Gina: That's what music is really all about, is to do that. And I don't see any other reason to do it. This is an opera workshop with students from UNCW directed by Nancy King. Just tell me a little bit about the performance and about the instruments.
Meira: Sure. I'm so happy that Nancy King took us under her wing and has this at the class project for her workshop class. We have five soloists, Carl Samet as I mentioned is the bass. Matthew Tally is the tenor, Catriona McLean is the soprano and Madison Murphy and Tanya Wheeler are both mezzo sopranos, and then we have a wonderful chamber ensemble. Danijela Zezelj-Gualdi, violinst, Mary Gheen is flutist and Jacqueline Taylor Hendricks is a cellist from Columbia who I've worked with in the past and she's coming in from Columbia on Sunday and Stephen Field is playing piano and it's all being directed by Joe Hickman, who is the conductor for this class and he also conducts at UNCW and Opera Wilmington and other places and also included in the class is the chorus.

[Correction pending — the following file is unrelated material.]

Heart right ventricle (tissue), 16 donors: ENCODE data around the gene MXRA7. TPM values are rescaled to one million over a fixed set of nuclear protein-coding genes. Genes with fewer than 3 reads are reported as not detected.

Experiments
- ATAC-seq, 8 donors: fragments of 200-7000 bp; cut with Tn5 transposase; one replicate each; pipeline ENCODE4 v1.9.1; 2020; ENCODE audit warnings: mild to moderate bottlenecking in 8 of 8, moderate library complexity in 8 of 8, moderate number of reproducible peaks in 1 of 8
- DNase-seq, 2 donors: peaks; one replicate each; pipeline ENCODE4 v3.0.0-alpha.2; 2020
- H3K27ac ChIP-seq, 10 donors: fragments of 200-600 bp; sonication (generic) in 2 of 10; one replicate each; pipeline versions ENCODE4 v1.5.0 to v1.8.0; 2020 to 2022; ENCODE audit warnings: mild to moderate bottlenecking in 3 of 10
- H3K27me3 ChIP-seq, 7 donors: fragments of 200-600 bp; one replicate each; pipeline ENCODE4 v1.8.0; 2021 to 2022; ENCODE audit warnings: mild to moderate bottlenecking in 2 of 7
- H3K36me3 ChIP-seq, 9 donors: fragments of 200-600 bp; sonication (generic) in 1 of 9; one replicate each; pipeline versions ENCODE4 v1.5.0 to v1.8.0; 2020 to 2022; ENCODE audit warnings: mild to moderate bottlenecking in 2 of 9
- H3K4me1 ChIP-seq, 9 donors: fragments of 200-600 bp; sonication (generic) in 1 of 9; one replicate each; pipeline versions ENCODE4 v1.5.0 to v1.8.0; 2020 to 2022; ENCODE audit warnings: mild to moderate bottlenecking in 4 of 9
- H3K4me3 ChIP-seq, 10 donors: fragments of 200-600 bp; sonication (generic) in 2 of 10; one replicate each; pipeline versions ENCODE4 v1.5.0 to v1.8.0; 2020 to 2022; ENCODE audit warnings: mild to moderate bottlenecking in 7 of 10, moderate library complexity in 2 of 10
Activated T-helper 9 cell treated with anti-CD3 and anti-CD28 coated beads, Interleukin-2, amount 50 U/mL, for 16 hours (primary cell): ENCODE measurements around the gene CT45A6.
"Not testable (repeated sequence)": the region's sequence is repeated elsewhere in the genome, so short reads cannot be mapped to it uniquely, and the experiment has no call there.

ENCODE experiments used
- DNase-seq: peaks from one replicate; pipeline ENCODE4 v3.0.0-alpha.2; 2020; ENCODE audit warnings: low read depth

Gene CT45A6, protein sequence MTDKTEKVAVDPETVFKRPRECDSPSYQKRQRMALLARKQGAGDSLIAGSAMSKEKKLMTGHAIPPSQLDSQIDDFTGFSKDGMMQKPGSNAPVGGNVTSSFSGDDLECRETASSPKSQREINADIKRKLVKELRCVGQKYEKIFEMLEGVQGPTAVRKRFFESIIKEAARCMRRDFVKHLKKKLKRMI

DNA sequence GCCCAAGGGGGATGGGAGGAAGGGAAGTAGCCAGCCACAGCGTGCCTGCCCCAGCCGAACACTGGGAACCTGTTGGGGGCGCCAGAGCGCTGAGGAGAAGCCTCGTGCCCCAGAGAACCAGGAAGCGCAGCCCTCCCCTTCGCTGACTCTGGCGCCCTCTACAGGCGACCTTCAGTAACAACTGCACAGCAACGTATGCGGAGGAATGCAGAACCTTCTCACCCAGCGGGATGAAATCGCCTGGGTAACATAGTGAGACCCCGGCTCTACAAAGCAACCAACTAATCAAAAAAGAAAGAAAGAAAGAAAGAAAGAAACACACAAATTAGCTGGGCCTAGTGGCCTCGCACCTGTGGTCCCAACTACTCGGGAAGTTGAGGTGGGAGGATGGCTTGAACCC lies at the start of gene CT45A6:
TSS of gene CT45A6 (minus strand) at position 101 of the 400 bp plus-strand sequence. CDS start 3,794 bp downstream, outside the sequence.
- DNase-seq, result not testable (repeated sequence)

I guess it's from UNC WOOP (Wilmington Opera Outreach Program). It's a workshop performance, so this is really an opera in progress and we're not going to have- there's spoken dialogue that we will not have and some of the songs haven't been written yet, but most of them have. The librettist who lives here in Columbia, Susan Levi Wallach, has been a wonderful collaborator and she has written together with me. She's written a narration for this performance that will link the songs together and it'll be like a story being intertwined with the songs and she'll be the narrator. She also has theater experience. So she's coming in on Friday to rehearse with everyone and we'll have rehearsal on Sunday with the cellist and then we'll have everyone together for one rehearsal and then present it.